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The Rising Moral Corruption in Punjab Bureaucracy

moral crisis in Punjab bureaucracy
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Ahmed Zaidi

The Rising Moral Corruption in Punjab Bureaucracy

The state administration in Pakistan is facing an acute moral crisis. As they say, a declining society always produces a moral crisis for all organizations of a state. However, the moral crisis in the bureaucracy is far more acute than the crisis in society. The bureaucracy in Punjab, under the supervision of the Chief Secretary, has gone to new levels of moral collapse. This moral collapse is not only limited to transfers/postings but has expanded to all the bureaucratic rules, procedures and laws.

To begin with, the moral crisis in transfers/postings has become acute. There are no principles of transfers and postings. Most transfers and postings are done out of nepotism and corruption. The postings of deputy commissioners are without any merit or transparency. For example, the post of Deputy Commissioner Lahore is of grade twenty; however, a very junior officer, namely Rafia Haider of grade 18, has been posted as deputy commissioner, Lahore. Similarly, all posts of deputy commissioners of divisional headquarters are of grade 20, but most of the appointed officers are of grade 18 and have political and bureaucratic affiliations. The post of Deputy Commissioner, Dera Ghazi Khan, is of grade 20. However, a grade 18 officer is appointed there. The same is the case with the deputy commissioners of Sahiwal, Gujranwala, Rawalpindi, Sargodha, Faisal Abad, Multan, Bahawalpur and Gujrat Divisions, where most of the junior officers posted bearing grade 18. Is it not a mockery of merit in Punjab bureaucracy?

Then, the Commissioners of the divisions are also junior officers. In the same way, most of the additional secretaries, director generals and other officers are handpicked and posted erratically. Earlier, the August Supreme Court has already decided that erratic postings are unlawful. However, the Punjab bureaucracy’s moral crisis of transfers/postings does not stop here. August Supreme Court has already judged that ex-cadre postings are illegal. Then, so many ex-cadre postings are done; for example, the present secretary Information Department is illegally posted as he belongs to the federal Information Service.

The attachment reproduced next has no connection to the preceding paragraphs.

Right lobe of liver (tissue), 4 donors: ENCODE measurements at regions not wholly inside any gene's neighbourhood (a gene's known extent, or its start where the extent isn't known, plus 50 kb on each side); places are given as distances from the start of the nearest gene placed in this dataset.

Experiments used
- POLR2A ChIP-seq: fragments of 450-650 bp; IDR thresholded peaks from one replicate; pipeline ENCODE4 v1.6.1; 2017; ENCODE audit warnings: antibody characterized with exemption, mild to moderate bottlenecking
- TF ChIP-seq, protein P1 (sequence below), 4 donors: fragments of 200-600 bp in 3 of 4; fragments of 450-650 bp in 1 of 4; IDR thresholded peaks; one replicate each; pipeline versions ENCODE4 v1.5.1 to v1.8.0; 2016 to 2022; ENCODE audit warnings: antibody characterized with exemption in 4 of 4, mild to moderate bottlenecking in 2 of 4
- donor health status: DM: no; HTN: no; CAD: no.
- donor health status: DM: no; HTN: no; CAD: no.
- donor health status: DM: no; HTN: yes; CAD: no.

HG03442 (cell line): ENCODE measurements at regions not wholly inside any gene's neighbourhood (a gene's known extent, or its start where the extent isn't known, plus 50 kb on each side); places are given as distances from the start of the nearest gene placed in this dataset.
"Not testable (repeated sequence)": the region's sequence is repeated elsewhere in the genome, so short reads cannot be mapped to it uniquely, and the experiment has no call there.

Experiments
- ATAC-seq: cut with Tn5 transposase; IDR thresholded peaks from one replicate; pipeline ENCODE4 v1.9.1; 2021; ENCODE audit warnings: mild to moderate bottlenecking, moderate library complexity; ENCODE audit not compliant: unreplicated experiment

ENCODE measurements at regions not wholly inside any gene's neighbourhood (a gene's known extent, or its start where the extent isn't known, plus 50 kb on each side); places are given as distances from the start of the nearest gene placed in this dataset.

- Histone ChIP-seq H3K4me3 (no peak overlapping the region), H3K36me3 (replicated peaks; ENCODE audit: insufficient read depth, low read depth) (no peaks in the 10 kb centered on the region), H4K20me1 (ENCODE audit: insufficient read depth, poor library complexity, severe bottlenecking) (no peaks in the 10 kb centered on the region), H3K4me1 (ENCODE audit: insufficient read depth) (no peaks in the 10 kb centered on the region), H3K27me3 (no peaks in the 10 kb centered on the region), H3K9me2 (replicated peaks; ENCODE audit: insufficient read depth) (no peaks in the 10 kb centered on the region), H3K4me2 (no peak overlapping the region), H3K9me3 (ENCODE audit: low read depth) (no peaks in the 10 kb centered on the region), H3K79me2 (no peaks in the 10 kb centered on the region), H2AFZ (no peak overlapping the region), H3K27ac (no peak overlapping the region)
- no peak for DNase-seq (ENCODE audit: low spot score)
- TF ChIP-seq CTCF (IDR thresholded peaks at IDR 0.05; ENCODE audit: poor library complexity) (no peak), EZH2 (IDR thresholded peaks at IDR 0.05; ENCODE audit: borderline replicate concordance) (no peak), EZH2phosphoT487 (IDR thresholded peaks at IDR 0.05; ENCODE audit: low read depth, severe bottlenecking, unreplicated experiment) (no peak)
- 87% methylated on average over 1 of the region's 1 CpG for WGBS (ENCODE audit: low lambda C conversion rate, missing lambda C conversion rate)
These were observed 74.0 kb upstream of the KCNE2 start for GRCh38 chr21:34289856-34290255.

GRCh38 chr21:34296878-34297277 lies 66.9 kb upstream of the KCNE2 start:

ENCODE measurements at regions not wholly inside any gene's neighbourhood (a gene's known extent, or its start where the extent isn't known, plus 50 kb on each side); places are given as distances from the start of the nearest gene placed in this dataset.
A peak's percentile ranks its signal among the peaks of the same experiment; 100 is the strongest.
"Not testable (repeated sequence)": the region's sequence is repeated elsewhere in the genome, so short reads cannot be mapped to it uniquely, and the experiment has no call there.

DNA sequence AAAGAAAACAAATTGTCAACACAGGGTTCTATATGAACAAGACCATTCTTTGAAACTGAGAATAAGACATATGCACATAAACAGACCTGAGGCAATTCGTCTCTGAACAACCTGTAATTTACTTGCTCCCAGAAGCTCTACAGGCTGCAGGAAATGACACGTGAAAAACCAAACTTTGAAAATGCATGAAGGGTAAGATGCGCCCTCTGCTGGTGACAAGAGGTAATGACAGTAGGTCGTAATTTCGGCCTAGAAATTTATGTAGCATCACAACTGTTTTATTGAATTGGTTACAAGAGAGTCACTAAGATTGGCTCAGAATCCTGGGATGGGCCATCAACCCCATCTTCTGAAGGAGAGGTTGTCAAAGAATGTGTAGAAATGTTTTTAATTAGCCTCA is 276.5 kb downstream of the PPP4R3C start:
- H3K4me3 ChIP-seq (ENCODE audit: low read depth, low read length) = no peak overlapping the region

However, the moral crisis of the Punjab Bureaucracy begins with the illegal posting of the chief secretary, Mr Zahid Akhtar Zaman. Mr Zaman is a grade 21 officer of the Pakistan Administrative Service PAS and holds a grade 22 post of Chief Secretary against the judgement of the Supreme Court of Pakistan. How can a chief secretary exercise moral authority when he himself is illegally posted against the right of a grade 22 officer? Therefore, he has implemented his own agenda of appointing junior officers to senior positions while subverting administrative laws of the Services and General Administration Department.

Firstly, it is the responsibility of the government to appoint a person on merit. However, Mr. Zahid Akhtar Zaman’s appointment is without merit and against the judgement of the Honorable Supreme Court. Accordingly, an officer belonging to grade 22 can only be appointed a chief secretary. Appointments on merit are vital for the cause of good governance and service delivery. Then, it raises a fundamental question? Why are erratic postings done? Erratic postings are done to accommodate junior officers in senior positions to take decisions of personal interests. When posted in senior positions, junior officers only work for their masters, as there is no administrative merit in their postings. Chief Secretary is also a junior officer to the post of chief secretary; therefore, he will serve his appointee more than implement the laws. Likewise, all junior officers appointed as deputy commissioners, commissioners, secretaries, additional secretaries and director generals are more prone to serve their masters than the rules and regulations. It is the tipping point where transparency falls apart, and nepotism, corruption, and debauchery would start.

Lastly, the present system of civil service under the supervision of Mr. Zahid Akhtar Khan is so collapsed that a junior officer of grade 17 is working as a secretary in the government of Punjab. It is the worst example of the system in Punjab. However, the administrative duty of the incumbent chief minister of Punjab is to look into the moral and administrative crisis in the bureaucracy in Punjab. It is also important to hold fair and transparent elections in Punjab. Therefore, the appointment of civil servants in Punjab must be made on merit without erratic postings, as judged by the August Supreme Court of Pakistan.

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